As GBs are highly vascularized cancers with high levels of VEGF, therapies that target angiogenesis have generated substantial interest [6]. In this regard, a humanized anti-VEGF monoclonal antibody, called bevacizumab, has recently been approved for the therapy of recurrent GB [69]. However, the initial optimism generated by the therapeutic results in the recurrent setting was tempered by recent Phase III trials showing no efficacy for treating newly diagnosed GBs [6, 10, 11]. This data, together with the clinical evidence that a significant percentage of GBs treated with bevacizumab for an extended period of time undergoes transformation to a more biologically aggressive tumor, leads to uncertainty about the appropriate indications for the use of bevacizumab in GB [12, 13]. Despite these concerns, there remain numerous examples of radiological and clinical improvement after anti-angiogenetic treatment in de novo GB and particularly in patients with recurrent GB with limited therapeutic options. For this reason, the search for predictive biomarkers able to identify those patients who will likely benefit from bevacizumab is a primary focus in the assessment of antiangiogenic therapy for GB [12, 14, 15].

VEGF exists in several isoforms with different molecular weights and biological properties. Heavier isoforms (VEGF-206, VEGF-189) are bound to the extracellular matrix and represent a reserve of VEGF [16, 17]. The intermediate-weight VEGF-165 isoform has an optimal bioavailability and high mitogenic potential. On the contrary, the lighter VEGF-121 isoform, the main one present in circulating blood, has low mitogenic potential and probably plays a minor role in tumor angiogenesis [1618].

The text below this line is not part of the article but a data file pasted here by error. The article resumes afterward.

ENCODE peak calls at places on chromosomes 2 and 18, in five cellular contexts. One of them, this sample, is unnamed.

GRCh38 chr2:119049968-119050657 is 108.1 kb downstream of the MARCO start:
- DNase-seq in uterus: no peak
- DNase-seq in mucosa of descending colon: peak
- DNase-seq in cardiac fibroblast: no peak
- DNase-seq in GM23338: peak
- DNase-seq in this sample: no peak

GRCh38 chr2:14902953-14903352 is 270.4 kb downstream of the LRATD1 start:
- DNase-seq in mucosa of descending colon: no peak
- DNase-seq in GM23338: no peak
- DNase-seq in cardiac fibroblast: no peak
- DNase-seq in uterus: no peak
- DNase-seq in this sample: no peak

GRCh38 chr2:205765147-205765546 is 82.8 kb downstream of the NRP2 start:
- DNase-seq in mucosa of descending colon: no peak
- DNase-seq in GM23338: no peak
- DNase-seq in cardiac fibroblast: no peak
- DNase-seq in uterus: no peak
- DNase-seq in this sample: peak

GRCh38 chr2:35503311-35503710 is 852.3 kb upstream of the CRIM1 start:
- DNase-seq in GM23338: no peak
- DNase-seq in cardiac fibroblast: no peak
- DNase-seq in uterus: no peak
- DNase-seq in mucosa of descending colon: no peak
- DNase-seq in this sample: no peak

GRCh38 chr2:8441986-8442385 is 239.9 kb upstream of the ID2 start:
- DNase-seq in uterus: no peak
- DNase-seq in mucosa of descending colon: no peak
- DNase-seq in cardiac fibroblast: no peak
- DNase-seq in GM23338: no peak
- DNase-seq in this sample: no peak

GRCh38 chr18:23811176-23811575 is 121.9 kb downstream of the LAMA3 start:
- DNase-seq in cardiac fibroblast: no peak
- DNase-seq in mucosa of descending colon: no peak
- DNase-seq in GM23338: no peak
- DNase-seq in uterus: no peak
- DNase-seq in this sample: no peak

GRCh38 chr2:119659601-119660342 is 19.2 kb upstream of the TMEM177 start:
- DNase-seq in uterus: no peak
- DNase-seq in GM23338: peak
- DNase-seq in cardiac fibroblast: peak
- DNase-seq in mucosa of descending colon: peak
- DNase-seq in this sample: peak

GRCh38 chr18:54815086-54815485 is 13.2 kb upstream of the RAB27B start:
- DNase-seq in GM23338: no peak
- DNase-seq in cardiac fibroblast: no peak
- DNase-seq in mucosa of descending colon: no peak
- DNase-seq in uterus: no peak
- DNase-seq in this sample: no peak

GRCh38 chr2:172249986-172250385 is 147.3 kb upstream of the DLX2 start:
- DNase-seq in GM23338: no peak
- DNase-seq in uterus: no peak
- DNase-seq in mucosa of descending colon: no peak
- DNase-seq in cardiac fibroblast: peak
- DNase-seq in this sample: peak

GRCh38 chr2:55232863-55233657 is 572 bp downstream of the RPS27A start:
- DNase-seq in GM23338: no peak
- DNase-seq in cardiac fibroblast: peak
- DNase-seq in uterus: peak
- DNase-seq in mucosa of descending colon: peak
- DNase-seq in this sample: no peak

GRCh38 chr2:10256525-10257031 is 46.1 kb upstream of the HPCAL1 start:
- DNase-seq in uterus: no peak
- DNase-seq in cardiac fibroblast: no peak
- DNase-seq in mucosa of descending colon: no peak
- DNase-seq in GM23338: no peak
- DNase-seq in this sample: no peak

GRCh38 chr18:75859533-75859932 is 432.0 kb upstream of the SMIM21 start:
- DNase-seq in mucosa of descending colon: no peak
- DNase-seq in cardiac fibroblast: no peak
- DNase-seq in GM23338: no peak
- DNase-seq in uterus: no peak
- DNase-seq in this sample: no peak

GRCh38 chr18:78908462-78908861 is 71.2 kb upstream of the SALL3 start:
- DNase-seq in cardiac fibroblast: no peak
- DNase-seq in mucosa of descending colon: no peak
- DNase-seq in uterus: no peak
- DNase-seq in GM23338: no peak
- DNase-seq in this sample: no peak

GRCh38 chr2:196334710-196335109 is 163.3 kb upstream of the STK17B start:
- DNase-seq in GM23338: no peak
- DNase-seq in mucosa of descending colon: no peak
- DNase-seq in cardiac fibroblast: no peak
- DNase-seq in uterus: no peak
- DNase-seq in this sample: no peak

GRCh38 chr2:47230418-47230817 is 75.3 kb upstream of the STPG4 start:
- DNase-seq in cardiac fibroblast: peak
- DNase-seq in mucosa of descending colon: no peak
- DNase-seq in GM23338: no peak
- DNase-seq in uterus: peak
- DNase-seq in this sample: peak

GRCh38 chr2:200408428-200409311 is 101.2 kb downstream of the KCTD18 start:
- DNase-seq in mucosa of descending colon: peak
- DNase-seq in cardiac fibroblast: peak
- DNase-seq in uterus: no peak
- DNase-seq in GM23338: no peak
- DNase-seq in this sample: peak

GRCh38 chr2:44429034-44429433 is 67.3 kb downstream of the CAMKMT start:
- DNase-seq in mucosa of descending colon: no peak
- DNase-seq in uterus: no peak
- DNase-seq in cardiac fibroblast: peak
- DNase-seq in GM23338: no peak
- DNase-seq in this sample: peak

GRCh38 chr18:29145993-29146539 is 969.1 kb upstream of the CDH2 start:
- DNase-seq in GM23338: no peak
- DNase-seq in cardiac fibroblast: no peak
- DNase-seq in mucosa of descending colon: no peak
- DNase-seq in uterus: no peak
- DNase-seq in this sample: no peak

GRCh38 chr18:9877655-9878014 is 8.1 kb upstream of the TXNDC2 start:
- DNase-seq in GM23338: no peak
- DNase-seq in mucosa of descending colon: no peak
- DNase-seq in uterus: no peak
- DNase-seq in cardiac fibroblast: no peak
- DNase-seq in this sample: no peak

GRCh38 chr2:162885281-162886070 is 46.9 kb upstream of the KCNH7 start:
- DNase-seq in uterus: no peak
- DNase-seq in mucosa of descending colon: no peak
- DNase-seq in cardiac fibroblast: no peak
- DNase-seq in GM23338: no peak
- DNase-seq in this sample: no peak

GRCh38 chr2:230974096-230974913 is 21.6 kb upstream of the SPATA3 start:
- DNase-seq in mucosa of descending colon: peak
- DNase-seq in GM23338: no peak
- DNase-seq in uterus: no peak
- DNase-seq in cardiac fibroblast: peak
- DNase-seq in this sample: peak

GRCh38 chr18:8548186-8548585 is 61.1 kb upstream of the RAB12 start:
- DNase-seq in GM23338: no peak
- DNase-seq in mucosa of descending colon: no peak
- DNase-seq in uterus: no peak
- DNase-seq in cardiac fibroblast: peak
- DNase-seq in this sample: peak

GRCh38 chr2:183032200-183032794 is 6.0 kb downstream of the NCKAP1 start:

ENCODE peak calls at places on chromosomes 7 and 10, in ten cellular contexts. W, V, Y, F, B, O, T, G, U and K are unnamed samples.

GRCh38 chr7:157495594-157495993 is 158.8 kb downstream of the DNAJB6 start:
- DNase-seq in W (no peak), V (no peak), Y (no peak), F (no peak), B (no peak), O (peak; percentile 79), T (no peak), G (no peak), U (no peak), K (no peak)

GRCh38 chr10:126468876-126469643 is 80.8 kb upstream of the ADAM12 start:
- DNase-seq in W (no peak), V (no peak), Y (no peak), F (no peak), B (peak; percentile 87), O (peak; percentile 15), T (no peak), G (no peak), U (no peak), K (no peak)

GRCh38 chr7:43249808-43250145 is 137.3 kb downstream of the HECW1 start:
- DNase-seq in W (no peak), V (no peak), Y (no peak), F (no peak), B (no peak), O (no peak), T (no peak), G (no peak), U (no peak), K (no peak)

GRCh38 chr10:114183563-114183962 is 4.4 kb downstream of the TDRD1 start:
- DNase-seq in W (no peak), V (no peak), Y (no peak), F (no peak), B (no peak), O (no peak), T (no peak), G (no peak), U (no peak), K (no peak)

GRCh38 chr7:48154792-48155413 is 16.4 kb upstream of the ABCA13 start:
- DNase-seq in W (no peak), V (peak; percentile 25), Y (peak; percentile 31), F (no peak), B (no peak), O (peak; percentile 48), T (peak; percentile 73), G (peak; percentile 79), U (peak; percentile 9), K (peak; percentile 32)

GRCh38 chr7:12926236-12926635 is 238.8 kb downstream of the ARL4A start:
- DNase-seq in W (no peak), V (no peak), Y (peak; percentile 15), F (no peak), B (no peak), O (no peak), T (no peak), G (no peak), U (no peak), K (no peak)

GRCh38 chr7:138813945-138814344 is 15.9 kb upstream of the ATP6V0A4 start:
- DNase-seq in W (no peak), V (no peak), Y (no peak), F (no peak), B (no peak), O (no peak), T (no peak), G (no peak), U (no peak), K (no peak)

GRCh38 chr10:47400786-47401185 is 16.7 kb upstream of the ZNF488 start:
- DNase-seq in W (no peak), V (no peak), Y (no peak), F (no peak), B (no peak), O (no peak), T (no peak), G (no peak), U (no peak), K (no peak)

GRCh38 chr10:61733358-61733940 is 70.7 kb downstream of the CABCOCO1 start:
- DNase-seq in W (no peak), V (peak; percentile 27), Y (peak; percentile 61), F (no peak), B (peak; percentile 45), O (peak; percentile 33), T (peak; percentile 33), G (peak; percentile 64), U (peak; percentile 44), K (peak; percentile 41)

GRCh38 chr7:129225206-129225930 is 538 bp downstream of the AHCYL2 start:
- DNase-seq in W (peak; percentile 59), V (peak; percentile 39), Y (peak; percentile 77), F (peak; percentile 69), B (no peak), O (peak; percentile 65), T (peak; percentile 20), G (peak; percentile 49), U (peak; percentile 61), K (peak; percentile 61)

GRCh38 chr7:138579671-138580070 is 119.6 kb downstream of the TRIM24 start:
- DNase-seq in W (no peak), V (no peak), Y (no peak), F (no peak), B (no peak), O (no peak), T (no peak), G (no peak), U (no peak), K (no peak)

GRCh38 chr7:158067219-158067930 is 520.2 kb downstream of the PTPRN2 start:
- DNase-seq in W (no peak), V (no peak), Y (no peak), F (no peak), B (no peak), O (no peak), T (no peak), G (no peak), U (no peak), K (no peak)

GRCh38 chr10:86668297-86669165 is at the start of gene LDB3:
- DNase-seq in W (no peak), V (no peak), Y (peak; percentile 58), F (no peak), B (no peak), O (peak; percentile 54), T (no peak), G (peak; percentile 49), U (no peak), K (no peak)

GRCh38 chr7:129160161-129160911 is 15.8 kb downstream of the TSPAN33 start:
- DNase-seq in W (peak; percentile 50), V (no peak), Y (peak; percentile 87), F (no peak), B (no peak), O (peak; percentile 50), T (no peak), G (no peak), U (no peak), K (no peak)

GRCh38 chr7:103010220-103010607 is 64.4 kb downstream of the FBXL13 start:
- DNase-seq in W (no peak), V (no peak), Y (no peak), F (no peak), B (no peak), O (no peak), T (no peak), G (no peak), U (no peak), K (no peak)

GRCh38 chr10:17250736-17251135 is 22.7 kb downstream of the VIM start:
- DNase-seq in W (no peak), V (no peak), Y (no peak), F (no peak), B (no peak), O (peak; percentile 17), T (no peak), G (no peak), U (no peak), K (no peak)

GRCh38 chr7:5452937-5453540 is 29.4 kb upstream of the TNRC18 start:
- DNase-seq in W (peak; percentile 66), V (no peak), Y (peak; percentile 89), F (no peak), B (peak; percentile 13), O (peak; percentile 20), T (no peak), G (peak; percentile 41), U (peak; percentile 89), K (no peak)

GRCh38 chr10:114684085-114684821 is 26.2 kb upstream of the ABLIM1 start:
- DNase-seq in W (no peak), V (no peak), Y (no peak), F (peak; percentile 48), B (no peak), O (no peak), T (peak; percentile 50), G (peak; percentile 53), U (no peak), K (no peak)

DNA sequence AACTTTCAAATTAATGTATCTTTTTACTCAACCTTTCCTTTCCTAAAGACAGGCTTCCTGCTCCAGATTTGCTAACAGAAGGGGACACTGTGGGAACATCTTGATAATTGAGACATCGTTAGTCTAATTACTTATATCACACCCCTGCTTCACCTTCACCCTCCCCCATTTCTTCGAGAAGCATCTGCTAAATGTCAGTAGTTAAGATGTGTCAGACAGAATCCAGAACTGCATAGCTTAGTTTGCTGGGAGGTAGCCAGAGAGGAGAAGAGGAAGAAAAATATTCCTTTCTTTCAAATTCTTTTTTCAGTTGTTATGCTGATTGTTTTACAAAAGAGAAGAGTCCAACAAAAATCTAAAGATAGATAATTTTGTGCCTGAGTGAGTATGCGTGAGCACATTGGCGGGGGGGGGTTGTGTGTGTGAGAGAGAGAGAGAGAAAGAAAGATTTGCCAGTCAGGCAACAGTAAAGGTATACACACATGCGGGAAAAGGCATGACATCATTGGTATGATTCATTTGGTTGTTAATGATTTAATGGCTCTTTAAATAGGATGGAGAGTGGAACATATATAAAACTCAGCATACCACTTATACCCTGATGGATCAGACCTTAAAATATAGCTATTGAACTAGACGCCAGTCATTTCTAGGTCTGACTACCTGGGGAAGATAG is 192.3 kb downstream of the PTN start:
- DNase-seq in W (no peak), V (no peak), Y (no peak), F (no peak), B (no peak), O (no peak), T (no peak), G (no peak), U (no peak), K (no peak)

We have recently shown that GB is able to produce all VEGF isoforms and that its sensitivity to bevacizumab may depend on the relative amount of the various isoforms [19]. As bevacizumab binds to all VEGF isoforms, we postulated that in patients with low levels of circulating VEGF-121 a greater amount of bevacizumab may be available to target the heavier and intermediate isoforms of VEGF, which are the most clinically relevant [19, 20].

In the present study, we used a brain xenograft model of human GB cells to demonstrate that the VEGF-121 isoform can be readily detectable in the peripheral blood, that its plasma levels relate with tumor size, and that circulating VEGF-121 significantly decreases after bevacizumab infusion. Then, we analyzed a group of patients with recurrent GB under treatment with anti-angiogenic therapy and showed a significant reduction of plasma VEGF-121 after bevacizumab infusion. Notably, patients with baseline lower levels of VEGF-121 and lower reduction of VEGF-121 after anti-angiogenetic drug infusion showed a better clinical outcome suggesting that levels of circulating VEGF-121 could represent a useful biomarker to predict the efficacy of bevacizumab in GB patients.